Taysha Gene Therapies (NASDAQ:TSHA) jumped 50% overnight after Japan’s Astellas Pharma (OTCMKTS:ALPMY) bought 15% of the company and exclusive marketing rights to its genetic therapies.
Taysha is working on two Adeno Associated Virus (AAV) therapies for genetic brain disorders. The most important may be TSHA-102 against Rett’s Disease, for which there is no known cure.
TSHA Stock: Astellas Rising
Adeno Associated Viruses are considered the safest way of altering human genes, especially for nervous system disorders like Rett’s. The native virus does not cause disease, so altering its genome, then infecting a body with it can in theory “fix” a harmful mutation. But there remain challenges of safety and efficacy. Turning promising science into usable drugs can take years.
I compare gene therapy companies like Taysha to oil wildcatters from the 1930s. Many promising lab therapies don’t work out in clinical trials. But a single success can result in a gusher of money. What was true in the oil patch is also true in the lab. It helps to have a deep-pocketed partner.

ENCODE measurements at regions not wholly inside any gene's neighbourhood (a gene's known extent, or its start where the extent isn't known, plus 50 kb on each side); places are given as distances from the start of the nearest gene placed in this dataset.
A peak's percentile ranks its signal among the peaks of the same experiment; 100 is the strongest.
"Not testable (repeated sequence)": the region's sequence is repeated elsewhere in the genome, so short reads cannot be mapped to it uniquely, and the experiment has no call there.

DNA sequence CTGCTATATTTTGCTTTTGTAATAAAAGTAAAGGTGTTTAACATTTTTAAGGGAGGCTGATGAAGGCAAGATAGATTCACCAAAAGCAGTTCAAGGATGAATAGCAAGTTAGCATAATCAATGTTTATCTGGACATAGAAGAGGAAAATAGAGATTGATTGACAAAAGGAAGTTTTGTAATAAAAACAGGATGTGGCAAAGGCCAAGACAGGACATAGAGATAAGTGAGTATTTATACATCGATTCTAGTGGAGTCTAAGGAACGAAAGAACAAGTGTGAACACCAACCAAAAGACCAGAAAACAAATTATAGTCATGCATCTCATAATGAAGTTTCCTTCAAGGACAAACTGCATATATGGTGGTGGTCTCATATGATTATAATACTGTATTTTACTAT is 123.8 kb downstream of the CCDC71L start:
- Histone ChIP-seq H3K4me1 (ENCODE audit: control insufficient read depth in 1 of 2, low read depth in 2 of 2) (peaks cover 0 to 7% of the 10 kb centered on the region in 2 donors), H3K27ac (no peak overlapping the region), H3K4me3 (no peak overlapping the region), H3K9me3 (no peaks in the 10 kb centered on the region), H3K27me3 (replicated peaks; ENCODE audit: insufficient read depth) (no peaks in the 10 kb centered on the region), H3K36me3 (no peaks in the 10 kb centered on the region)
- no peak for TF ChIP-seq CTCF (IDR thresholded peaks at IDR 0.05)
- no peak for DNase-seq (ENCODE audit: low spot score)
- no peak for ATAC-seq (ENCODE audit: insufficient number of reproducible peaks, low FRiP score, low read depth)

Astellas is best known for its cancer drugs. It has a $24 billion market cap and has been working on gene therapies for about three years. Astellas bought Audentes Therapeutics of San Francisco for $3 billion in 2020. While that deal has been troubled by patient deaths and the cancellation of a drug for Duchenne muscular dystrophy, Astellas still bought a manufacturing plant in North Carolina for making AAV drugs this year.
The deal is a lifeline for Taysha, whose stock is down 90% in 2022. The company went public in 2020 at $20/share. The overnight jump of 50% brings the price to $2.29.
Taysha needs the money because it has burned through most of its initial public offering (IPO) cash and has yet to bring a drug to market. The company had just $66.2 million in cash as of June 30.
What Happens Next?
This is not a short-term deal. The Astellas money will help Taysha continue its research, but positive results are needed before it’s more than a speculation. Until there’s a breakthrough in a clinical trial, even Astellas is speculating.
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On the date of publication, Dana Blankenhorn held no positions in any companies mentioned in this article. The opinions expressed in this article are those of the writer, subject to the InvestorPlace.com Publishing Guidelines.